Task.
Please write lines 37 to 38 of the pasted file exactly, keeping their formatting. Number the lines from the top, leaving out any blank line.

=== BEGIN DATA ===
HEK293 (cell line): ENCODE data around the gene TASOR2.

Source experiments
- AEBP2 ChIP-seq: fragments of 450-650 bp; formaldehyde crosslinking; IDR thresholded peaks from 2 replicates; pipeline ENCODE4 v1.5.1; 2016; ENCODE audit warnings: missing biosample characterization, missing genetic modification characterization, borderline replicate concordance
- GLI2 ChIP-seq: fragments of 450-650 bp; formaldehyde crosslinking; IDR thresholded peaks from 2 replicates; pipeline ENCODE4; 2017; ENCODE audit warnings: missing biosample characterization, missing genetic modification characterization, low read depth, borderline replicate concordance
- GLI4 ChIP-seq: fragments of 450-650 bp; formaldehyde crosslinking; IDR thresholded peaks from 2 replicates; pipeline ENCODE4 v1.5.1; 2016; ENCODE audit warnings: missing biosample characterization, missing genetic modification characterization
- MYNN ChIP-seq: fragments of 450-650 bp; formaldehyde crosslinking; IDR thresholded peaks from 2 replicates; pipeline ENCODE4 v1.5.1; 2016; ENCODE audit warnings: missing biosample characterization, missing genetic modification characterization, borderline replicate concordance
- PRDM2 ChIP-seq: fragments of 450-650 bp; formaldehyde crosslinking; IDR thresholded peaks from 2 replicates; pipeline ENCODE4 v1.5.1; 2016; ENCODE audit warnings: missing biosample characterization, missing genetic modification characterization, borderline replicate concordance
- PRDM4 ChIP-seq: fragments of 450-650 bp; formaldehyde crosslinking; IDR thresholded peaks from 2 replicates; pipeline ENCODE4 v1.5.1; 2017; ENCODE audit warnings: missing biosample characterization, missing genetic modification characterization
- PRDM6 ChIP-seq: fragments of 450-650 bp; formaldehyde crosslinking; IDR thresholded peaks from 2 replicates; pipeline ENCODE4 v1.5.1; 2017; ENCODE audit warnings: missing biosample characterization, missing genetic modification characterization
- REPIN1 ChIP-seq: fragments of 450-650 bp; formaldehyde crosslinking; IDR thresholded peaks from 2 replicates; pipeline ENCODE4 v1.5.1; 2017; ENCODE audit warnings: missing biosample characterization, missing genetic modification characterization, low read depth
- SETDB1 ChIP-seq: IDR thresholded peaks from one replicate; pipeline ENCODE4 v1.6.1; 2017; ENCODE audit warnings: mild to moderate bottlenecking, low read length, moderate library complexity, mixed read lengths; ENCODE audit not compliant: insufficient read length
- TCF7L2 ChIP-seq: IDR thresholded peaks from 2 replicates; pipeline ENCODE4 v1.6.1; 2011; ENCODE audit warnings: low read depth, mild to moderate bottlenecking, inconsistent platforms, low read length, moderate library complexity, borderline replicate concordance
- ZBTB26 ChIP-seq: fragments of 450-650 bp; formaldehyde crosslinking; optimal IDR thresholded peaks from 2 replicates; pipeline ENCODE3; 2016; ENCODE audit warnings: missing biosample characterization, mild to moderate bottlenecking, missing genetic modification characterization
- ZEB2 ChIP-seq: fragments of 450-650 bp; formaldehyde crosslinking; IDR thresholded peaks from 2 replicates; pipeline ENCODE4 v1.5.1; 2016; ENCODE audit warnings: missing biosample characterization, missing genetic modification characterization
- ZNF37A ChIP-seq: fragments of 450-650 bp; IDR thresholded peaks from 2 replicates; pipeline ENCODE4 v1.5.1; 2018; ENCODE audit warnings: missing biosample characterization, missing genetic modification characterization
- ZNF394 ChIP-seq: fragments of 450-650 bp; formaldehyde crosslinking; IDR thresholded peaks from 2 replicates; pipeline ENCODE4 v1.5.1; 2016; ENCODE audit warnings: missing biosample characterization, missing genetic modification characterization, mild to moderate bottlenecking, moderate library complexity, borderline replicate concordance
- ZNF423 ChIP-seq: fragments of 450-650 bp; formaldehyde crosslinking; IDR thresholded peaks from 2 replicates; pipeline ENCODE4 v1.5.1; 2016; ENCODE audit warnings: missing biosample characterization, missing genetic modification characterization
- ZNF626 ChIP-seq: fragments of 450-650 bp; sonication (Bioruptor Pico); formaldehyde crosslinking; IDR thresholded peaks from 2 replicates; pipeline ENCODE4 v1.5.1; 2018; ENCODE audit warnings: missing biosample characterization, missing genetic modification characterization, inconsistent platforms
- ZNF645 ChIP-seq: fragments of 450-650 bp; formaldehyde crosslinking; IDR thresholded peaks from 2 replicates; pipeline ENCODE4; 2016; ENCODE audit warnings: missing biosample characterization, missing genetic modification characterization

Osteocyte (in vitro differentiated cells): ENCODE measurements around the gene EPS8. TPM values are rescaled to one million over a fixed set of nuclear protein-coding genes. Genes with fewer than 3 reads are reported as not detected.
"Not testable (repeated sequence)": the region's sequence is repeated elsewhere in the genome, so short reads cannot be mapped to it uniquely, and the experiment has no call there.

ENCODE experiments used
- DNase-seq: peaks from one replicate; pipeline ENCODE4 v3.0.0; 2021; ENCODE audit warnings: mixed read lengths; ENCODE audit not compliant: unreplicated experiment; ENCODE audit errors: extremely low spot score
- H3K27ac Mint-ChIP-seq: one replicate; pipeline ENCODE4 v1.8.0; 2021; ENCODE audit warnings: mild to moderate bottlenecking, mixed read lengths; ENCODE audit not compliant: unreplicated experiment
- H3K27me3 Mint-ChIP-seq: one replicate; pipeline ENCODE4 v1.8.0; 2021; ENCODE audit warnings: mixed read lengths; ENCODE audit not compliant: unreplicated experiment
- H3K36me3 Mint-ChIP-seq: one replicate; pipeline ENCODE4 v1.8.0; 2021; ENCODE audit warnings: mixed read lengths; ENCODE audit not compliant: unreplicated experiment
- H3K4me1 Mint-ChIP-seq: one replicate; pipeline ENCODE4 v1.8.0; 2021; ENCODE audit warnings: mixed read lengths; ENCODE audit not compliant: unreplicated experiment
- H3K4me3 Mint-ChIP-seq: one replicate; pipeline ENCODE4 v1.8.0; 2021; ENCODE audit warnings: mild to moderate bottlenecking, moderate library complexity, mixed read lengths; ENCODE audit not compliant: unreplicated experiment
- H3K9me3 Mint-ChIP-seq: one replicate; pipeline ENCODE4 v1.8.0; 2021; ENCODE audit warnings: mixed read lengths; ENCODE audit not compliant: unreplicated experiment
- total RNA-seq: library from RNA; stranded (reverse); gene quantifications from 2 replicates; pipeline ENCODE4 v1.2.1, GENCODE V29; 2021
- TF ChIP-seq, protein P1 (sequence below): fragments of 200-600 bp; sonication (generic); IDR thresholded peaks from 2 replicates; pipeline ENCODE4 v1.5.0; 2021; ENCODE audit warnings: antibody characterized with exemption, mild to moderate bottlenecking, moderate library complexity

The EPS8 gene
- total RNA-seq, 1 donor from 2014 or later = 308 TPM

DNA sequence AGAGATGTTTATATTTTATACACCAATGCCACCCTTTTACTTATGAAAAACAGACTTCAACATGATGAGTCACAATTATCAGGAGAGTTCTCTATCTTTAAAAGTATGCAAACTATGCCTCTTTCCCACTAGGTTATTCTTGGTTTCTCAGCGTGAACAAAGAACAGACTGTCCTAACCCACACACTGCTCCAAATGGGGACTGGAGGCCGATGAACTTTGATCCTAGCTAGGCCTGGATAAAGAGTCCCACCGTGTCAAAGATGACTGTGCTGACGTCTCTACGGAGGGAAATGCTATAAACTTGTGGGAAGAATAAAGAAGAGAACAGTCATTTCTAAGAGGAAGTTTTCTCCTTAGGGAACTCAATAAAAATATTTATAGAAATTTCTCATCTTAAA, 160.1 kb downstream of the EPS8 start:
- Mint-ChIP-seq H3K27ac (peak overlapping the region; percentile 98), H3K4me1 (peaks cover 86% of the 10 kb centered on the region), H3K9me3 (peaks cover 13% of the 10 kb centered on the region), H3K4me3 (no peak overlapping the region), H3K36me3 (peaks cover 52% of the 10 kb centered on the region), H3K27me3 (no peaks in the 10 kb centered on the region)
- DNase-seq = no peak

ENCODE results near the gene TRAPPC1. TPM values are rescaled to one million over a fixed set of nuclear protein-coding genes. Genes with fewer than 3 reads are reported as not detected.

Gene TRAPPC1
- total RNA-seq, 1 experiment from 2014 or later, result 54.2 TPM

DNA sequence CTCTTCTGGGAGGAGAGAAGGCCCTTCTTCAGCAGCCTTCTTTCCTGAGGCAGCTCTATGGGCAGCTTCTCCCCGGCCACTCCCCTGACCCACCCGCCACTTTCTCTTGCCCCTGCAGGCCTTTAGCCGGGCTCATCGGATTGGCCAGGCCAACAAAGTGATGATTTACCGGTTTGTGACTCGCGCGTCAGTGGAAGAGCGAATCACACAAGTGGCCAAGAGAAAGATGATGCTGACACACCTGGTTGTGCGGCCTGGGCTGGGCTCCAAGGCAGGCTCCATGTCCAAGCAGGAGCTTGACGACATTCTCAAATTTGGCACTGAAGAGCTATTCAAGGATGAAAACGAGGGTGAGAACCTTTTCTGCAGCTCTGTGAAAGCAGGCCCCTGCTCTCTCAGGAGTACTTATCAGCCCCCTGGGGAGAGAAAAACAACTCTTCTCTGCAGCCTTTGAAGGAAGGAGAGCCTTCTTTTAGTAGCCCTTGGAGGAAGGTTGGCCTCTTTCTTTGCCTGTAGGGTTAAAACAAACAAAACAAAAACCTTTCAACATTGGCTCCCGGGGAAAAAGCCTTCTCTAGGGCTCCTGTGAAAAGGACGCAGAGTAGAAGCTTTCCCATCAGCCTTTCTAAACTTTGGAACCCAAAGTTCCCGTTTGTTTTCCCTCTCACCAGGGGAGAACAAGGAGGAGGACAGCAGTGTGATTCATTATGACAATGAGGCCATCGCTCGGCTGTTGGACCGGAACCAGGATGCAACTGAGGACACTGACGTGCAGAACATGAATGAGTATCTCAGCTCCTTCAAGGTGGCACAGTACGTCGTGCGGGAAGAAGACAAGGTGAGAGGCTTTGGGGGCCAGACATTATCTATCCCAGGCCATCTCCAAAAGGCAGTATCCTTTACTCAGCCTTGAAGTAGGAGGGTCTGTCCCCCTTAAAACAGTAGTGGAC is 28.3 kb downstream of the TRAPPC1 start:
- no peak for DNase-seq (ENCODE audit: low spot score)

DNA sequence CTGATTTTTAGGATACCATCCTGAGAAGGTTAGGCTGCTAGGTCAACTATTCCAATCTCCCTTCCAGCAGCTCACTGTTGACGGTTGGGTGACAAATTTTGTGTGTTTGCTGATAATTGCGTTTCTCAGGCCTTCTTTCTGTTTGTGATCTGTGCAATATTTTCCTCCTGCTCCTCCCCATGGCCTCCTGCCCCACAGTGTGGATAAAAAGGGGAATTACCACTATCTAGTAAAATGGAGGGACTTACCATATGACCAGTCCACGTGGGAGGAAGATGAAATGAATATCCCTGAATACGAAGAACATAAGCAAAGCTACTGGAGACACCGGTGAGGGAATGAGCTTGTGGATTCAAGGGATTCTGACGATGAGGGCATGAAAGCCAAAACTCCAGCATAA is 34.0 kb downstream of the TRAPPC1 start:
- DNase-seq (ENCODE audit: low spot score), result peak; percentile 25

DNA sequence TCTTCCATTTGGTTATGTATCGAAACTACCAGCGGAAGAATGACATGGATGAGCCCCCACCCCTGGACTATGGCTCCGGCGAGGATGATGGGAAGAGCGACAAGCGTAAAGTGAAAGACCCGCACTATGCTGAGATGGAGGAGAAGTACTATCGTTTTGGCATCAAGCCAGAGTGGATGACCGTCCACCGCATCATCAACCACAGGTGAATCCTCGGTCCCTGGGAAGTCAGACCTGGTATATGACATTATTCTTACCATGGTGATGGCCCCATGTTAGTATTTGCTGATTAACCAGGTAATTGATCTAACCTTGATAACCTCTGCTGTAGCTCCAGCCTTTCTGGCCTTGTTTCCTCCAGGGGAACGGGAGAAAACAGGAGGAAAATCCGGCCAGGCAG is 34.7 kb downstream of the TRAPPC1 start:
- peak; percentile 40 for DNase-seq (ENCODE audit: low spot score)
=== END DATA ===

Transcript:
ENCODE results near the gene TRAPPC1. TPM values are rescaled to one million over a fixed set of nuclear protein-coding genes. Genes with fewer than 3 reads are reported as not detected.

Gene TRAPPC1